FIGS. 9A and 9B are block diagrams illustrating the internal operation of a high speed module for transmitting and receiving PCM voice channels on a duplex DS3 line.
FIG. 10 is a block diagram further illustrating the operation of the high speed module of FIG. 9A.
FIGS. 11A and 11B are block diagrams illustrating the operation of a low speed module.
FIG. 12 is a state diagram illustrating the operation of the apparatus of FIG. 5 at the first level of multiplexing.
FIG. 13 is a state diagram illustrating the operation of the apparatus of FIG. 5 at the second level of multiplexing.
The preferred embodiment of the present invention will now be described with reference to FIGS. 4-13 of the drawings. Identical elements in the various figures are designated by the same reference numerals.
FIG. 4 illustrates the general concept of the present invention in a manner which can be compared to the conventional rerouting and concentrating system of FIG. 3. As shown in FIG. 4, the apparatus 14 comprises a number of low speed modules 16 and a number of high speed modules 18 all connected to a common bus system 20. The low speed modules are connected to input/output terminals 22 which are adapted for connection to low speed transmission lines (DS0, DS1, DS1C and DS2). The high speed modules. 18 are connected to input/output terminals 24 which are adapted for connection to DS3 transmission lines. Both the low speed and high speed modules separate the individual PCM voice channels from the respective incoming PCM highway branches and supply each PCM voice sample to the bus system together with a destination address. Since all modules are connected to and monitor the signals appearing on this bus system, the transmitted voice sample is received and accepted by that module which handles the designated address. This module, in turn, places the voice sample in the proper time slot and passes it to its associated output terminal.
The address for each voice sample thus comprises both space and time information which is interpreted by all modules to place this voice sample on the proper transmission line in the proper time slot.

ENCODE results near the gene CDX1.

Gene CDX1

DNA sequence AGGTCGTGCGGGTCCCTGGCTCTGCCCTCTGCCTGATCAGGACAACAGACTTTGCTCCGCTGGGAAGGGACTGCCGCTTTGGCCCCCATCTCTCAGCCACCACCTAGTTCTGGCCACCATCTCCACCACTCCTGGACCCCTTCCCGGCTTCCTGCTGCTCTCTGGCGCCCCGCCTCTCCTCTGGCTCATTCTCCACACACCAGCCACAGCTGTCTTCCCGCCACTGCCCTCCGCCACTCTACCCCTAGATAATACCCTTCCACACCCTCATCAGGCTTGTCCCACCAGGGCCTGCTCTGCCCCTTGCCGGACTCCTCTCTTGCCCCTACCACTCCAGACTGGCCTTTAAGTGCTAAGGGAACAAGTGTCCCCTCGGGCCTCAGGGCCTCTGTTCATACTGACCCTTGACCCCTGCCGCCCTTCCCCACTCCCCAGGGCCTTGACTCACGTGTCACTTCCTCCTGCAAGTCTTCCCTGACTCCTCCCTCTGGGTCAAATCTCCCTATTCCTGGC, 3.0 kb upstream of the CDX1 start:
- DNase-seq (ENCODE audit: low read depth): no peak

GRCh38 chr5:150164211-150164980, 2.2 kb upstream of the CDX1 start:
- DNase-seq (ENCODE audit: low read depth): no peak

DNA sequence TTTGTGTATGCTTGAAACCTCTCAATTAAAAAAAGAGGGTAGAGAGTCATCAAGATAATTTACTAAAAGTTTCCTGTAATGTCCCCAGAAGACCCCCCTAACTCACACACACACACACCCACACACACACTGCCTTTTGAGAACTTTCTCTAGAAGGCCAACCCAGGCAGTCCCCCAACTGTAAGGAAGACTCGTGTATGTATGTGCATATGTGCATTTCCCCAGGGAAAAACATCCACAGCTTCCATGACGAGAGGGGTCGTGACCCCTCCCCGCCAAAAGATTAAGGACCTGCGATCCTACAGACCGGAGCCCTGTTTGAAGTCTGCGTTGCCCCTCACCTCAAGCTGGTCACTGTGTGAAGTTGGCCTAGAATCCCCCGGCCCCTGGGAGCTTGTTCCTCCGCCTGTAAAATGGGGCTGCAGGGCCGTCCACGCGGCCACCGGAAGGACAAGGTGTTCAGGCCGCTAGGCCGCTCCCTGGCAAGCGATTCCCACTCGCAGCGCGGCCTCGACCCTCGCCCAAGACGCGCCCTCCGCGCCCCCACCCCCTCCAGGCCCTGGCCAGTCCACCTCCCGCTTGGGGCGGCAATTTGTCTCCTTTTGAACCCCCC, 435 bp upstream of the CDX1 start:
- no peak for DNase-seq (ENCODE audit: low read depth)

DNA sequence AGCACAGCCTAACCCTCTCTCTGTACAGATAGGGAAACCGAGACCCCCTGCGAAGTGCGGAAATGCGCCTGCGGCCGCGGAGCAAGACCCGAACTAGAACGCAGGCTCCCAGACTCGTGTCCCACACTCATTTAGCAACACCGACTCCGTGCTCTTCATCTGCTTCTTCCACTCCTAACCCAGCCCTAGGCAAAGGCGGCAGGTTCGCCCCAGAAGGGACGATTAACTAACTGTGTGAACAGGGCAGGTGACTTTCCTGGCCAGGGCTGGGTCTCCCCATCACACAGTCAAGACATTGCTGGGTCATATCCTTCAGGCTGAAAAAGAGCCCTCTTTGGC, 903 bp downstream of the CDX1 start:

FIG. 5 depicts a particular implementation of the inventive concept illustrated in FIG. 4. ln FIG. 5, all of the low speed modules are arranged on the same (left) side of the bus system 20 leaving all the high speed modules on the same (right) side of the bus system. lt will be appreciated that this arrangement in no way differs from the arrangement shown in FIG. 4 since both arrangements allow any PCM voice channel on one transmission line to be routed to any other transmission line, no matter what the transmission rate of the destination transmission line may be.
It will be noted that the bus system 20 is divided into transmit bus lines 26 and receive bus lines 28. A transmit bus couples the output of each low speed module to the input of each high speed module. Similarly, a receive bus couples the output of each high speed module to the inputs of all of the low speed modules. There are four transmit buses and four receive buses for a maximum of four possible high speed modules.
Each transmit bus and receive bus comprises two bus line sets: one for data (PCM voice samples) and one for address information. There are therefore four types of bus lines: (1) transmitting bus data lines; (2) transmitting bus address lines; (3) receiving bus data lines; and (4) receiving bus address lines.
As noted above, each DS3 signal is capable of accommodating 28 DS1 signals. The input of each high speed module is therefore connected to 28 input registers which are activated one after the other in 28 cyclically repeated time slots. When in the activated or enabled condition, each input register receives data transmitted on one of the four transmitting bus data lines. The 28 input registers are enabled by a continuously running 1-to-28 counter within the respective high speed module.
Both the data and address portions of each transmit and receive bus constitute 8 wires. The 8-bit voice samples are thus transmitted (or received) on the transmit (or receive) buses and each high speed module can address one out of up to 128 possible DS1 locations (1 out of 8 sections of up to 16 low speed modules).
By transmitting the appropriate address on one of the address buses, the data of a particular section (1 out of 8) of the addressed low speed module (1 out of 16) is applied to the data transmit bus. By transmitting the appropriate address on one of the four address buses in the time slot in question, the addressed data is transmitted via the associated data transmit bus to the appropriate input register of the associated high speed module.
The apparatus is controlled by writing addresses (1 per input register of a low or high speed module) in four memories, each with 28 memory locations. The contents of the memory locations of each memory are applied sequentially for the duration of one time slot via code conversion logic circuitry to the address bus and thus determines for each time slot which 8-bit voice sample will be transmitted from a low speed module via the associated transmit data bus line. Since the time slot and transmit bus are permanently assigned to a particular high speed module, the addresses in the memory locations designate the destination high speed module and D3 transmission line.